Vice magazine has an interview with sculptor C.J. Rench who was chosen by the Red Bull panel (including Torey Pudwill) to construct a skateable sculpture for permanent installation in Seattle. Sounds like a good plan, the city gets art, the skaters are allowed to skate on it, and a corporation gets to pay for it. Red Bull has a short video on the “skate space” that shows the other artist who made it to the finalist position, as well as examples of both of works. From the sculptures shown, I’d say the chose the wrong guy. Granted, I wasn’t on the board, but the other guy’s portfolio ( W. Scott Trimble ) had some pieces in it that already leaned towards an impression of being skateable. On the other hand, CJ’s work to date appears to be they type of stationary sculpture that is isolated in a presentation space and not part of a larger environment. In fact, looking at the scale model and rendering, the sculpture appears to be marginally skateable at best. There’s a telling clue in the Red Bull video, a big part of the decision appeared to be based on who could get it done on time for an unspecified and possibly arbitrary deadline. Let me simplify my position on this. I’m all for Red Bull paying for public art under the stipulation that it will also be accessible as a skate spot. It’s just that the (admittedly limited) representations of the final design don’t appear to have considered the actual skateboarding part of the requirement. Show me some alternate views and prove me wrong!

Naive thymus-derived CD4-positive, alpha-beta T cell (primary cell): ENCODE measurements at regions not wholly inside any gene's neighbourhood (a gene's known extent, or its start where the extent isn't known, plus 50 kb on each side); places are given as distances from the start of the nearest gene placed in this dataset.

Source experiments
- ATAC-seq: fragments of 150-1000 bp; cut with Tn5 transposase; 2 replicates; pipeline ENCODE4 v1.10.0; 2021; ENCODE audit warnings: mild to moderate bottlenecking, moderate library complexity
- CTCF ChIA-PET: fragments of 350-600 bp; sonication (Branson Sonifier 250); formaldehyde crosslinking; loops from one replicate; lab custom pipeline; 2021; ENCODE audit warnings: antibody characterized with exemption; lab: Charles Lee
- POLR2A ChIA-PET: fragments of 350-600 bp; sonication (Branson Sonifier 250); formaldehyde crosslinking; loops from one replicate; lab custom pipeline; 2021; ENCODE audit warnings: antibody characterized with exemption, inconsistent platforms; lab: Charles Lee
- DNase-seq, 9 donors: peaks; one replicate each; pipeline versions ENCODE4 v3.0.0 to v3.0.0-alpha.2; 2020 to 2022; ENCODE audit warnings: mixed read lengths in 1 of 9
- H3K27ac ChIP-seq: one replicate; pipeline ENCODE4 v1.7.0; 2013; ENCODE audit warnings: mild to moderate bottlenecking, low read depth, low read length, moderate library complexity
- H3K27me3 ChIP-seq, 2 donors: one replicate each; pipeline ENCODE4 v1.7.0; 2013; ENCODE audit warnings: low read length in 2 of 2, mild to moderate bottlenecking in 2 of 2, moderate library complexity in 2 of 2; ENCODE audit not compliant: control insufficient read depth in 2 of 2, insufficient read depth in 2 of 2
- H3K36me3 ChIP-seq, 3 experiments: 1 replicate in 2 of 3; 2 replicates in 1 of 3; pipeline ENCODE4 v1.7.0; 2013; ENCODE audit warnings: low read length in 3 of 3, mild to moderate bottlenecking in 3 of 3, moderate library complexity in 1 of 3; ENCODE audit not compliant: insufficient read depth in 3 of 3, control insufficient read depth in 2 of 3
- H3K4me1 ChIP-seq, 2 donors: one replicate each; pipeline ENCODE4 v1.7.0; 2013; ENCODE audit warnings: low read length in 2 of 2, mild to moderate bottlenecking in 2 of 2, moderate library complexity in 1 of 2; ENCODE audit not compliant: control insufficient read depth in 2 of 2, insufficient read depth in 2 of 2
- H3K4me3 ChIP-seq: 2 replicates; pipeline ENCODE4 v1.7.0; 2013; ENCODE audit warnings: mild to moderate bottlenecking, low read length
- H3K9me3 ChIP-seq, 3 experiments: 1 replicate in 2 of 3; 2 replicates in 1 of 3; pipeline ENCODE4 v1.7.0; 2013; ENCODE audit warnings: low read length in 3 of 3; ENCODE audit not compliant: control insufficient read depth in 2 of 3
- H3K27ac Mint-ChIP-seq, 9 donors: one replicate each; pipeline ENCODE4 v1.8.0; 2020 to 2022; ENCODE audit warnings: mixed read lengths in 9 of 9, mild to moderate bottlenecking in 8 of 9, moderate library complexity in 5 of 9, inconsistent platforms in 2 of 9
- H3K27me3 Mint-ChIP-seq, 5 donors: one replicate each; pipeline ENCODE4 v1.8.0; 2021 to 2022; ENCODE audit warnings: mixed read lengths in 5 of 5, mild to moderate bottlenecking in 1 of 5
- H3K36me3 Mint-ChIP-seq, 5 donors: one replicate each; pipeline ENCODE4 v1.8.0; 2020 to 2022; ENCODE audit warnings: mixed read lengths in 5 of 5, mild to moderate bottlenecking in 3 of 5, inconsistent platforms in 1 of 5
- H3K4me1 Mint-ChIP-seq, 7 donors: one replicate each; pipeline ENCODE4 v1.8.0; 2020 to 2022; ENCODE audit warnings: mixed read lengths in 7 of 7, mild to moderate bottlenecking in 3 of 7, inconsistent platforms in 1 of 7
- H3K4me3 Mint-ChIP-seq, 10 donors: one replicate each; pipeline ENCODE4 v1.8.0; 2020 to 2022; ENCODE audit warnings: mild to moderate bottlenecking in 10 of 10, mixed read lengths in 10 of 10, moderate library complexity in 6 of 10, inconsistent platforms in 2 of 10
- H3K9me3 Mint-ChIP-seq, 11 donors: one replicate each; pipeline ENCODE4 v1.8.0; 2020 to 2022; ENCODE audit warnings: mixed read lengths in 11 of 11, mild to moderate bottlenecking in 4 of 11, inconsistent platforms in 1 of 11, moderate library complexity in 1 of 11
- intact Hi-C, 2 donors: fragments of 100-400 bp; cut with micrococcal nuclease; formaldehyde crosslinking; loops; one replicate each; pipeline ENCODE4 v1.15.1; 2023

Here’s the final concept, to be installed in October.
Red Bull’s video about the project. Sometimes the video doesn’t load, you may need to refresh the page.